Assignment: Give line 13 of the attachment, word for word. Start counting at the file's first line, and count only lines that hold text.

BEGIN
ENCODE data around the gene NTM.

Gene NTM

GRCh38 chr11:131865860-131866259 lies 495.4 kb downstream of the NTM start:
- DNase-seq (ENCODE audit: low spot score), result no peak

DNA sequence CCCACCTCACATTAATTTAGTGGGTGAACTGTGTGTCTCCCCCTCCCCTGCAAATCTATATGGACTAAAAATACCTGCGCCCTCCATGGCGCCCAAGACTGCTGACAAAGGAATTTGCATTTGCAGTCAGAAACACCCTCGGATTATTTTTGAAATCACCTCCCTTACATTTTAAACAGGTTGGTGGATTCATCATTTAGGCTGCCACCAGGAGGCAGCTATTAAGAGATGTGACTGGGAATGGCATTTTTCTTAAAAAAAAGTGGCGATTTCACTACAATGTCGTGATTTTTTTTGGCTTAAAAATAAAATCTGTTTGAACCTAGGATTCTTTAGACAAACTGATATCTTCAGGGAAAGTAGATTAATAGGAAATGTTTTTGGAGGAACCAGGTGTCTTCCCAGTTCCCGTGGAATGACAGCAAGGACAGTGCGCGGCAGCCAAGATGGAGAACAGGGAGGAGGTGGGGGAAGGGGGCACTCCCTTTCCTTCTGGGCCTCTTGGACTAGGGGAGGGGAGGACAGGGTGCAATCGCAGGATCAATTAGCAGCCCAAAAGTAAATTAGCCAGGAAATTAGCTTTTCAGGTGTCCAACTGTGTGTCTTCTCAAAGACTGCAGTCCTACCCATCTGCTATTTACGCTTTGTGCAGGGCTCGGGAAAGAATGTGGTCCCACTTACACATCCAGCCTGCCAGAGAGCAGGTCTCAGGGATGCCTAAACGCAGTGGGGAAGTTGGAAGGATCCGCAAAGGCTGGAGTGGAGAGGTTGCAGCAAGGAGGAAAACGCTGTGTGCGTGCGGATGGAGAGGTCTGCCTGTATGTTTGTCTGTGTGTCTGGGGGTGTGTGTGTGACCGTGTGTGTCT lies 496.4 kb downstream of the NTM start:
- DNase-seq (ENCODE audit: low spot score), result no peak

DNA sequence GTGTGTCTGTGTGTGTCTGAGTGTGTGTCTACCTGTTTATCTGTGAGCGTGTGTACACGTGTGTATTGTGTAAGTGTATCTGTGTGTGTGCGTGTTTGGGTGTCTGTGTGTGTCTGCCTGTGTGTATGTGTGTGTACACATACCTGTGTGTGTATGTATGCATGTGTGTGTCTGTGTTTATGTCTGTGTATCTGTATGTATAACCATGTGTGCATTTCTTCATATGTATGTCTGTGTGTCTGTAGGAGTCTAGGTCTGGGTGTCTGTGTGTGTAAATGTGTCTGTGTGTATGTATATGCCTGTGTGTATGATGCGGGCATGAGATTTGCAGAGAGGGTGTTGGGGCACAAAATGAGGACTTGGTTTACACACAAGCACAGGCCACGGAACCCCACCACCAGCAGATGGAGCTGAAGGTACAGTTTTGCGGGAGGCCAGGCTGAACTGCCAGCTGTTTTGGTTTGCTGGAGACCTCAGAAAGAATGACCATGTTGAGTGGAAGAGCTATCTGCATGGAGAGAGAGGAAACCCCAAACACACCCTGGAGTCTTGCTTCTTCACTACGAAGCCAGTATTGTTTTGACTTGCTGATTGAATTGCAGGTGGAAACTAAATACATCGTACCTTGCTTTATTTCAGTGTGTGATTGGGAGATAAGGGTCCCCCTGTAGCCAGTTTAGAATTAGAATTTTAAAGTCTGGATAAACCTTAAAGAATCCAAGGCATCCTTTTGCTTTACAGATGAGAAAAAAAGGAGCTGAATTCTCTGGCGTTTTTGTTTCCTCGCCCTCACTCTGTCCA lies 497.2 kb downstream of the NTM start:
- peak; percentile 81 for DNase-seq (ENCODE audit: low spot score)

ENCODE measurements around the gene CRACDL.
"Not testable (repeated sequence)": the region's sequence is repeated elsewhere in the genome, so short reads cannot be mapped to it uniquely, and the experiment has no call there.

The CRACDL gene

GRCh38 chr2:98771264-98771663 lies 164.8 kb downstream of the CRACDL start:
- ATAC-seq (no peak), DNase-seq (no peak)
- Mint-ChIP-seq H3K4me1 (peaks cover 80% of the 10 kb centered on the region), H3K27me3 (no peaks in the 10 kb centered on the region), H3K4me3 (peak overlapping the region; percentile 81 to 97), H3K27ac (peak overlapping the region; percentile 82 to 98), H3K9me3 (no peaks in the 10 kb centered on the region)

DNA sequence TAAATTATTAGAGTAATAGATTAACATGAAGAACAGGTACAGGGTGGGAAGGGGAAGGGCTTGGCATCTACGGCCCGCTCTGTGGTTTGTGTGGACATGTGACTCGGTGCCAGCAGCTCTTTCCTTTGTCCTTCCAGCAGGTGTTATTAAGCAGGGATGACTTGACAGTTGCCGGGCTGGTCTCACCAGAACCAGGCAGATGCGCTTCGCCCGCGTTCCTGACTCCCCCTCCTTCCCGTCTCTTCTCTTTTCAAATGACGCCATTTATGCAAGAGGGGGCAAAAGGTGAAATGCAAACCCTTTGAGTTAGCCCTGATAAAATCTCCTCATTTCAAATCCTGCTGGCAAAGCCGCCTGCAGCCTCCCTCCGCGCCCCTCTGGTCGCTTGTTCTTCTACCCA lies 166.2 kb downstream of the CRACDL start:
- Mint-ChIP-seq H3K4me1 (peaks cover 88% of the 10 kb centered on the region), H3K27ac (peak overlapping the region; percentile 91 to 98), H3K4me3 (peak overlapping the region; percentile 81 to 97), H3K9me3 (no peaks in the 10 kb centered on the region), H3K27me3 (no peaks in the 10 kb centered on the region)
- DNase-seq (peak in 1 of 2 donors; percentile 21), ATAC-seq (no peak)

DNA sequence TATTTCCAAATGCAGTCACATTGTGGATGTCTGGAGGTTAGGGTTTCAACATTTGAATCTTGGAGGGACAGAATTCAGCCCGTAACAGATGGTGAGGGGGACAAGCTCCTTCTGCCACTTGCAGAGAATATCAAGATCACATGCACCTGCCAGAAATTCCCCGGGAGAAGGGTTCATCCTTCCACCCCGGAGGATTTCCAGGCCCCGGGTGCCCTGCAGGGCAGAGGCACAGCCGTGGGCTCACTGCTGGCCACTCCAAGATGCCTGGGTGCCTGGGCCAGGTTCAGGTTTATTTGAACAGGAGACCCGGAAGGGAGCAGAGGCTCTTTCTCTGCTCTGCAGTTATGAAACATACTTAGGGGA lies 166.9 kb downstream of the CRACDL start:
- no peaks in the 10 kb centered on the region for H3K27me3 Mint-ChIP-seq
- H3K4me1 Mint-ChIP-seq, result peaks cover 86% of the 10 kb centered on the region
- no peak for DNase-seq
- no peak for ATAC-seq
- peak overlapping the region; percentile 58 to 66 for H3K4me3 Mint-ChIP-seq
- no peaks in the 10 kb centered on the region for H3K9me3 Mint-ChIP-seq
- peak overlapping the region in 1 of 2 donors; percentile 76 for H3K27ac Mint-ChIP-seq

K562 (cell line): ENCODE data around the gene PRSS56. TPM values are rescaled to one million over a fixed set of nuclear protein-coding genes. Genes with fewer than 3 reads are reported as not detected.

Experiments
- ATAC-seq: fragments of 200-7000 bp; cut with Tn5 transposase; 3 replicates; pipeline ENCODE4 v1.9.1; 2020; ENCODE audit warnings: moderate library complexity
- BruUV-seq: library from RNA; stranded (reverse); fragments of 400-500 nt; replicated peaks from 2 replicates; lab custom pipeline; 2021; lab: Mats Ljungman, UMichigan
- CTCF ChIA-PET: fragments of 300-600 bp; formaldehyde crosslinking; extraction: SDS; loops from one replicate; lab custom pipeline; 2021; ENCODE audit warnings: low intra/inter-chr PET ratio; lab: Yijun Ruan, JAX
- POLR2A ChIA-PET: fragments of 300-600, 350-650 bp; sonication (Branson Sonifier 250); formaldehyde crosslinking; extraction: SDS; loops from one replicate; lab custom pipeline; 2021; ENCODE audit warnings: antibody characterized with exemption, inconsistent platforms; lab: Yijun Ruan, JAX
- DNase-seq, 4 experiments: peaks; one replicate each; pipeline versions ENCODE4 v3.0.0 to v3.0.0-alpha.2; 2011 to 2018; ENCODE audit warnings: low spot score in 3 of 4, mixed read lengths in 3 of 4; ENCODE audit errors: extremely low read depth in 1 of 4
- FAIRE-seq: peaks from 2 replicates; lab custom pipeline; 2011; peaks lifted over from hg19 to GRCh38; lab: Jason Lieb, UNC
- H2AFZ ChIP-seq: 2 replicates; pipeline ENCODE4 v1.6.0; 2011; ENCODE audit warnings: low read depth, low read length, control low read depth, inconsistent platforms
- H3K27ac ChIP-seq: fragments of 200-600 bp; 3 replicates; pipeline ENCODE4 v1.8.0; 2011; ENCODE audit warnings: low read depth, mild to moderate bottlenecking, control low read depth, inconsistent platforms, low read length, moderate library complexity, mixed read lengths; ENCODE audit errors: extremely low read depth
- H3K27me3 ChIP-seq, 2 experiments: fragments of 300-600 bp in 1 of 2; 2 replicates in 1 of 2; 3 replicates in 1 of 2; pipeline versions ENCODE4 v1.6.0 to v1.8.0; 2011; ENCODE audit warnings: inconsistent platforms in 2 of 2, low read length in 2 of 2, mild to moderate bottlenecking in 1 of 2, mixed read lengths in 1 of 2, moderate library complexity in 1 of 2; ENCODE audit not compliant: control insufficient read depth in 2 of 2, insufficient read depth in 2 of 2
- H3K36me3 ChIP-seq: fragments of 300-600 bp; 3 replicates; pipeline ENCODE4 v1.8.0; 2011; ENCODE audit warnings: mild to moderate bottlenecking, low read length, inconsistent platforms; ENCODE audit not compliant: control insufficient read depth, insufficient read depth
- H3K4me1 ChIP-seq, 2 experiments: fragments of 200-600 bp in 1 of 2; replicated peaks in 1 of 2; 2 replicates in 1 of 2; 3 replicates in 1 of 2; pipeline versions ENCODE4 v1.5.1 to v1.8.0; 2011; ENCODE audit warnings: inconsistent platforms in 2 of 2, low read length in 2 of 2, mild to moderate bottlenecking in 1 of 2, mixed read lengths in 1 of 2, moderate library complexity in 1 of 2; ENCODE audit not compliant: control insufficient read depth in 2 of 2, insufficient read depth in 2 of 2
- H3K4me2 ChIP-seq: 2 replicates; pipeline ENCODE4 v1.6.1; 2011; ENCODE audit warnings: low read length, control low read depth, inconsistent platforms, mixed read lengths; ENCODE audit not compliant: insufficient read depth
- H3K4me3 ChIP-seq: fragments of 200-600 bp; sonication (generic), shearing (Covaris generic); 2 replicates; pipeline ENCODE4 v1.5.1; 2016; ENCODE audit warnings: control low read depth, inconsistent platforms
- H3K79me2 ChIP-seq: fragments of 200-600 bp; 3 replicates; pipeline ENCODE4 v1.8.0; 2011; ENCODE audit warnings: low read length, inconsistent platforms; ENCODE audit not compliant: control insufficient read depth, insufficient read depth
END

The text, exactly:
- ATAC-seq (no peak), DNase-seq (no peak)